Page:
Softube is best known for its emulation-oriented audio plug-ins aimed at capturing the sound of specific hardware units.
In more recent years this has extended into hybrid-hardware (Console 1), and virtual instruments, in the shape of the Heartbeat analogue drum module. Now Softube tackles perhaps one of the trickiest of beasts to distill into software form – the modular synthesizer system.
Whether it is because of the almost unlimited connectivity possibilities or even the ease of self-justification when buying small affordable modules, the current patching madness sees no sign of abating.
This is perhaps where the modern story of sound synthesis starts, particularly with Bob Moog and Don Buchla, two of the most famous names associated with synthesis of this kind in the '60s. Moog, of course, choose to embrace synthesis as a more conventional playable instrument, while Buchla chose a more unconventional approach to control. We now have the benefit of choosing modules from a whole host of manufacturers, with recreations of older designs as well as new ones.
Doepfer came to the game in the mid-'90s before it was fashionable, introducing an ever-expanding range of affordable modules in the A-100 series. This is where Softube picks up, with six from the range included in Modular – a VCO, VCF, Dual VCA, ADSR, Noise/Random and VCLFO.
The A-110 VCO is a simple oscillator module with four independent waveshapes. Tuning, oscillator sync and pulsewidth of the square wave can come under external CV control. Adding this to the modular rack, and plugging one of the waveform outputs to the main plug-in output will result in a constant tone of fixed pitch.
This will be obvious to any hardware modular user, but demonstrates in very straightforward terms that in any system like this you'll need to get patching for even the simplest tasks. In this case, you will need to call on the MIDI TO CV module to turn MIDI notes into a CV (routed to the VCO CV1 input) to be able to play notes in any conventional sense; and this is only the beginning.
The A-118 Noise/Random adds some dirt to the sound source selection and allows you to harness white noise as well as a separately coloured variant. The Random Output is used for much slower-moving noise-base modulation duties.
A-108 VCF is a Moog-style filter that offers 1, 2, 4 and 8-pole low-pass filter outputs as well as variable width band-pass. Multiple CV inputs can be mixed together to alter cutoff, and there's independent control over feedback (an old Minimoog trick). The A-132-3 Dual VCA is a straightforward combination of two independent voltage controlled attenuator modules with manual gain and CV input.
The two core modulation sources are the A-140 ADSR and A-147 VCLFO. Usefully, the envelope has three selectable time ranges. The LFO, like the audio oscillator, provides four independently shaped outputs, and CV control over LFO rate (that runs from 0.01-50Hz).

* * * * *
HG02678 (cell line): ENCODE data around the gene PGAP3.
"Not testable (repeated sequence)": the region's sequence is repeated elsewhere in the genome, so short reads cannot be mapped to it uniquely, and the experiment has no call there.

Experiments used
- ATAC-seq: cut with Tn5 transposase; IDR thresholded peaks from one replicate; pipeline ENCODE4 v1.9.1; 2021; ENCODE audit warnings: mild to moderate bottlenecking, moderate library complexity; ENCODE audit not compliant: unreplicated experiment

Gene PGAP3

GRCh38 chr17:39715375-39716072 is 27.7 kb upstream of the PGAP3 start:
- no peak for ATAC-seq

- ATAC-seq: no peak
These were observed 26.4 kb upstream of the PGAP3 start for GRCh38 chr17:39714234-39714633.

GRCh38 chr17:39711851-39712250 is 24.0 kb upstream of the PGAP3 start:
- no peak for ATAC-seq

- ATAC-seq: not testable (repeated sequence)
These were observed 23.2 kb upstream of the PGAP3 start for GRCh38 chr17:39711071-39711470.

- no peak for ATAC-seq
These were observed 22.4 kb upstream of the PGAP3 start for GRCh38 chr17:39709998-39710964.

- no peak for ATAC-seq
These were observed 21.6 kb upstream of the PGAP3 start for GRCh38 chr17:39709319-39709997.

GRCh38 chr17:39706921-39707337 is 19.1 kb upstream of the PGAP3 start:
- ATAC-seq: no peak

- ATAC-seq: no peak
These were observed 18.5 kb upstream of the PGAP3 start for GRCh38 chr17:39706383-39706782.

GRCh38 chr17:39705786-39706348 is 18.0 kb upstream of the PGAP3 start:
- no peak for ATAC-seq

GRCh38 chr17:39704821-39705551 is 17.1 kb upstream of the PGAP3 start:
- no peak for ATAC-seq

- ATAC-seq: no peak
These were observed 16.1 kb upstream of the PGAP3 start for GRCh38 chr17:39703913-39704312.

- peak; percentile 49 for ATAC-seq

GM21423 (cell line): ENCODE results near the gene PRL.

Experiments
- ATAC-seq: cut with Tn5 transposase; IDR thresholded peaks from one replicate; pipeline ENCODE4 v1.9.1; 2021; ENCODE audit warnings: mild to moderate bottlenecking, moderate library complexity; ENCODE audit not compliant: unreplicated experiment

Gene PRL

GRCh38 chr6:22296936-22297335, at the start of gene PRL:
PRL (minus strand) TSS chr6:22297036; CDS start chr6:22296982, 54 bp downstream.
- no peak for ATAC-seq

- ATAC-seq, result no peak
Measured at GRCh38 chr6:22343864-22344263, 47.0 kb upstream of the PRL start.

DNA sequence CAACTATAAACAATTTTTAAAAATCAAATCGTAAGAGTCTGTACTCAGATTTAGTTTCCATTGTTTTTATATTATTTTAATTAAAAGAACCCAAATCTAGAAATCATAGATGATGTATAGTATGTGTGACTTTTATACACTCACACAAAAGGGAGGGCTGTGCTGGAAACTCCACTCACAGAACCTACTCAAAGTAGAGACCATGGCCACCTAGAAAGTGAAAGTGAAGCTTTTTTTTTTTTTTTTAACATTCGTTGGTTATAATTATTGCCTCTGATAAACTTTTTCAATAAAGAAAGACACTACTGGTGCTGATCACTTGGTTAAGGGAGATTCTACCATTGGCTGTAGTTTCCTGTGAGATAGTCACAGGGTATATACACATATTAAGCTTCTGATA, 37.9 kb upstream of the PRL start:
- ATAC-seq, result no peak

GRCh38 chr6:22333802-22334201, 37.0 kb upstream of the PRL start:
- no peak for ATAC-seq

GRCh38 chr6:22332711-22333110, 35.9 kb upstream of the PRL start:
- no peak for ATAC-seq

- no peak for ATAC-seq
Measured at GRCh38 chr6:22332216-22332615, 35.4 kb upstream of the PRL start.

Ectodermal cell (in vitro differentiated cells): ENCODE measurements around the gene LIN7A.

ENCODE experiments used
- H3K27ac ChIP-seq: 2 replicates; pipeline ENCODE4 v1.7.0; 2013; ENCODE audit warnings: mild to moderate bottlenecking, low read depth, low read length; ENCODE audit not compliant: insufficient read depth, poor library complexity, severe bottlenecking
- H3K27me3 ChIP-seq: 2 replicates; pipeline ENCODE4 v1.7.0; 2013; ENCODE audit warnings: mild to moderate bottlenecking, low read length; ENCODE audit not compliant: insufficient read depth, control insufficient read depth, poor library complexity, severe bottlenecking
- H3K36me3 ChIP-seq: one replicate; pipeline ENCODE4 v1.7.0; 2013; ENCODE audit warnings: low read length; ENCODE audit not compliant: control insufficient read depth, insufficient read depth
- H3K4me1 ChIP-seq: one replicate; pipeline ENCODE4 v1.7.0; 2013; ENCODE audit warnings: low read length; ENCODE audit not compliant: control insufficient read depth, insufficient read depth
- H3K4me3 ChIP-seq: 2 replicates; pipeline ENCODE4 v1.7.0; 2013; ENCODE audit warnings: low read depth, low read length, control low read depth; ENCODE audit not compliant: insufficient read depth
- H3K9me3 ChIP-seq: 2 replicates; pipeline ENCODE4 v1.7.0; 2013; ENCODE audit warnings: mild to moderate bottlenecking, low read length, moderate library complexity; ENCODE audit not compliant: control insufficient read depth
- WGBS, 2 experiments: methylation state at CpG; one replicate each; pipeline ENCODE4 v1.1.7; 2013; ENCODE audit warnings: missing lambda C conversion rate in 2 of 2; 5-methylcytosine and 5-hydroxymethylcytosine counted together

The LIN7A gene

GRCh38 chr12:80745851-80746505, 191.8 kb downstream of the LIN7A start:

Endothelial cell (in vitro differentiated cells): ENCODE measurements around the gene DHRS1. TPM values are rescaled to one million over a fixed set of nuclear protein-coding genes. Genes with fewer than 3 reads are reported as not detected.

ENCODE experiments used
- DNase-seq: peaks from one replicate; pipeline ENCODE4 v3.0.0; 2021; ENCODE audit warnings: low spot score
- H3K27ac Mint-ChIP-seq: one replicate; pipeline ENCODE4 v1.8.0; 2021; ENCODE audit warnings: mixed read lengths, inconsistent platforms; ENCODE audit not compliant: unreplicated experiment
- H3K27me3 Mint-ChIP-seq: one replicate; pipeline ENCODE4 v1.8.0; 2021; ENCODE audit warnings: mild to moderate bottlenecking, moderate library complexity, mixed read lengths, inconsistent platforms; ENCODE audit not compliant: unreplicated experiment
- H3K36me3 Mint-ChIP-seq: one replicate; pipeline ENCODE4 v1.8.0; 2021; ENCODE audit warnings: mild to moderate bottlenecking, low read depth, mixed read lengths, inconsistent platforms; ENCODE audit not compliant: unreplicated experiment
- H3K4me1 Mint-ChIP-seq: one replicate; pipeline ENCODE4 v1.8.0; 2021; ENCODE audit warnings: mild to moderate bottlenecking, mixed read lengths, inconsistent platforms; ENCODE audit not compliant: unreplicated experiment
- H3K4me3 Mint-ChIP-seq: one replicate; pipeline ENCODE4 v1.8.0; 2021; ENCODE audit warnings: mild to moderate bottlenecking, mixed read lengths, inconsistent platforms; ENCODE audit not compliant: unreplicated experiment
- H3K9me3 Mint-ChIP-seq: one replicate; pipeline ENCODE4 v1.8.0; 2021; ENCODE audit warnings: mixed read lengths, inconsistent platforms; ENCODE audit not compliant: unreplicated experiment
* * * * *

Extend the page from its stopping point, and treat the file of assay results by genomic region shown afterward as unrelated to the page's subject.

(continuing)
The Doepfer selection is small, and would be relatively limited in hardware form if bolted into a small rack. However, this is far from the whole story here. You can use as many of each module as your CPU can handle, and Softube have included a host of their own modules. This extends from splitters and mixers to a bunch of simple modulators and generators, plus a lowly audio delay effect.
Three CV step sequencers (16, 8 and 5-step types) are included alongside a 4-track, variable length, beat sequencer. Should you wish to provide a more streamlined way of interacting with any of your hard-won patches there are 20 Performance Panels for adding simple switches, knobs and indicators.
As mentioned, like any hardware system, you need a way to turn MIDI messages and those from your DAW into something voltage-based (virtually speaking). There are modules converting digital inputs to CV and trigger messages in a pretty comprehensive range of ways. The most intriguing one of these is Quadraphonic MIDI to CV, which can be used to create polyphonic and paraphonic patches in the style of the Oberheim Four Voice or Korg MonoPoly.
This isn't quite the full picture, as Heartbeat owners get access to eight of its generator modules from within Modular, while there are more flamboyant flavours available in the shape of three Intellijel modules (as paid-for extras).
Modular is certainly not the first piece of software to approach synthesis in this way – Reason is built on some similar concepts – but the fact that it includes modules from different named manufacturers is an interesting pointer of what may come.
If you are interested in taking the plunge into modular synthesis then this may be an interesting bit of research; there's even a Buy Hardware button on the relevant panels.
A Doepfer A-100 Mini System will set you back nearly £900, while Softube's new baby costs about the same as one module. It may be digital, but in sonic terms it sounds great, and the Aux Outputs allow you to interface directly with hardware for an interesting hybrid system. Highly recommended, wherever you stand on the digital vs analogue debate.